May continued: “The Policing and Crime Bill will build on reforms we’ve already introduced and make the police complaints and discipline systems simpler, more transparent and more robust. It also includes provisions to increase the powers and independence of the IPCC.”

In conclusion, the Home Secretary commented: “At a time when the IPCC is growing as an organisation to take on all serious and sensitive cases, it needs to be more streamlined, more responsive to the public and better able to cope with the cases it’s taking on. The IPCC is supportive of the need for reform, and I’m grateful for the input and co-operation of the current chairman and chief executive during the development of these proposals.”

Increased powers

The reforms in the Policing and Crime Bill increase the IPCC’s powers, including the ability to initiate its own investigations and recommending remedies.

The Home Secretary’s announcement follows an independent review conducted by Sheila Drew Smith and the Home Office’s recent consultation on changes to the governance of the IPCC.

The Government’s response to the consultation is now published. It sets out the plans to reform the governance arrangements of the IPCC to ensure they’re fit for purpose both now and in the future.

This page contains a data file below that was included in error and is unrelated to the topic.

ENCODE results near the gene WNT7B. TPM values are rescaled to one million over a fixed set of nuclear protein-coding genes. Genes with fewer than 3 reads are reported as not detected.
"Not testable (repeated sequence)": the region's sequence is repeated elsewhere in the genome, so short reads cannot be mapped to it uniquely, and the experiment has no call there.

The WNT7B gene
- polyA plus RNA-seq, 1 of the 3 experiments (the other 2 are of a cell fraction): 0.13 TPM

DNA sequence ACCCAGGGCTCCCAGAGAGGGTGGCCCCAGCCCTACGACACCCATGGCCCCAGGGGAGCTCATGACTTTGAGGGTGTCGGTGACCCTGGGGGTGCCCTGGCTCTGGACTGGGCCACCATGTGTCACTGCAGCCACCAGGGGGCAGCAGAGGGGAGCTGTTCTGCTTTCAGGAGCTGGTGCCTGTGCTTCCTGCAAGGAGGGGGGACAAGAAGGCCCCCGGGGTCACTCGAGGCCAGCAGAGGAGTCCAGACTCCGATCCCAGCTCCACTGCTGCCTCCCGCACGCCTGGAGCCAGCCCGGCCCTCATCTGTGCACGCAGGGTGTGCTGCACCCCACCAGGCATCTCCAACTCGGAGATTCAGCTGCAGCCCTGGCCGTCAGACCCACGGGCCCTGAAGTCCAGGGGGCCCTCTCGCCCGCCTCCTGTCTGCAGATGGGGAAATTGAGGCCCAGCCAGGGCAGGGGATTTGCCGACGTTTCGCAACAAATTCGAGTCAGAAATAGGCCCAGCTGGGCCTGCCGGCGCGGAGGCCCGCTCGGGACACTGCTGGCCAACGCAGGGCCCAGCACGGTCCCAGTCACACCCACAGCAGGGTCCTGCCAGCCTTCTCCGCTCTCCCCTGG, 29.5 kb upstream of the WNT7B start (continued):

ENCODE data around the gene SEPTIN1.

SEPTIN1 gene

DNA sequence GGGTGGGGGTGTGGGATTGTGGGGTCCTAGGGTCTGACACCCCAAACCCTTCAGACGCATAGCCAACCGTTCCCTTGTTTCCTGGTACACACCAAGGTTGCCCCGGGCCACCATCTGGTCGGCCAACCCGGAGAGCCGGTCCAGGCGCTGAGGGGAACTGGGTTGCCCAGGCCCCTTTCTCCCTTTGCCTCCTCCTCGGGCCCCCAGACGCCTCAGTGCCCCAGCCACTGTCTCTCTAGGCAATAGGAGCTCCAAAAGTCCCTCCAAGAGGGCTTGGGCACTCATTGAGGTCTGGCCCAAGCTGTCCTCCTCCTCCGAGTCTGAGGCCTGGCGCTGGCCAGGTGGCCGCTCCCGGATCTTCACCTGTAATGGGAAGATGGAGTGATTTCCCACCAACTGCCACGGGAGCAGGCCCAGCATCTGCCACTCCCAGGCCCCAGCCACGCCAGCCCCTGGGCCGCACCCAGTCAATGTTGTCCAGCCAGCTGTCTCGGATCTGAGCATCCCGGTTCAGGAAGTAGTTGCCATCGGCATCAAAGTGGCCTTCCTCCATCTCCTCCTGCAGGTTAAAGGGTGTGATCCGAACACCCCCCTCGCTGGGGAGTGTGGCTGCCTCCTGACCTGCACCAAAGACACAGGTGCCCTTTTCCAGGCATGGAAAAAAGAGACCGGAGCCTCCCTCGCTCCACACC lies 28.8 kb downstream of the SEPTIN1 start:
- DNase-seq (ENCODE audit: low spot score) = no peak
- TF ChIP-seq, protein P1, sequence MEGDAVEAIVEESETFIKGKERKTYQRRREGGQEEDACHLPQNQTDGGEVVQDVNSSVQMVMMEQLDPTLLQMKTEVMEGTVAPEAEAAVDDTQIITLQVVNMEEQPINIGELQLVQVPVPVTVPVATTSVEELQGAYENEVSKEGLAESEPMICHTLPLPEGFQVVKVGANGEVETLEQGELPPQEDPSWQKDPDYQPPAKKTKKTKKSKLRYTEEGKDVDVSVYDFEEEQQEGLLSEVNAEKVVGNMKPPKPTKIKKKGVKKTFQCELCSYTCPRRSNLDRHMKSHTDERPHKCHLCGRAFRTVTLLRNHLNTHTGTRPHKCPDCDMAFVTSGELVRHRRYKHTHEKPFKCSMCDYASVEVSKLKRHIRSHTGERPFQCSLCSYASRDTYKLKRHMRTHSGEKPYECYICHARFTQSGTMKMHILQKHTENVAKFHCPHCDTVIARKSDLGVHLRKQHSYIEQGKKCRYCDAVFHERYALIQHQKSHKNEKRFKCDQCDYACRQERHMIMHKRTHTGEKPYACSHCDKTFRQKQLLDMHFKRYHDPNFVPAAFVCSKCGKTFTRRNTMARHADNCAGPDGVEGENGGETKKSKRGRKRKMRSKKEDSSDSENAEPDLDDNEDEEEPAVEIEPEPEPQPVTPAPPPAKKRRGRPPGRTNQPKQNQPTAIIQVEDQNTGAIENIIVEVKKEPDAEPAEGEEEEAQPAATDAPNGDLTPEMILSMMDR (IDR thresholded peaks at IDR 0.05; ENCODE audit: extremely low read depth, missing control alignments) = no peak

Police use of force

A comprehensive system to record incidents when police in England and Wales have used force is urgently needed in order to identify concerns and improve public confidence, the Independent Police Complaints Commission has stated.

The IPCC’s Police Use of Force study brings together evidence from complaints and investigations as well as examining public perceptions. The research looked at the use of firearms, Taser and restraint techniques among other types of force.

The report finds the public believe the police now use force more readily than a decade ago, and also believe that police use firearms much more often than they actually do.

The average figure for people who trust the police to use reasonable force was 83%. However, the levels of trust in police use of force were lower among younger people (71%) and in black and minority ethnic communities (76%).

IPCC chair Dame Anne Owers said: “People understand and expect that our police officers should have the power to use force when it’s necessary to protect the public. However, officers must be accountable for their use of force, and particularly so when it leads to death or serious injury.”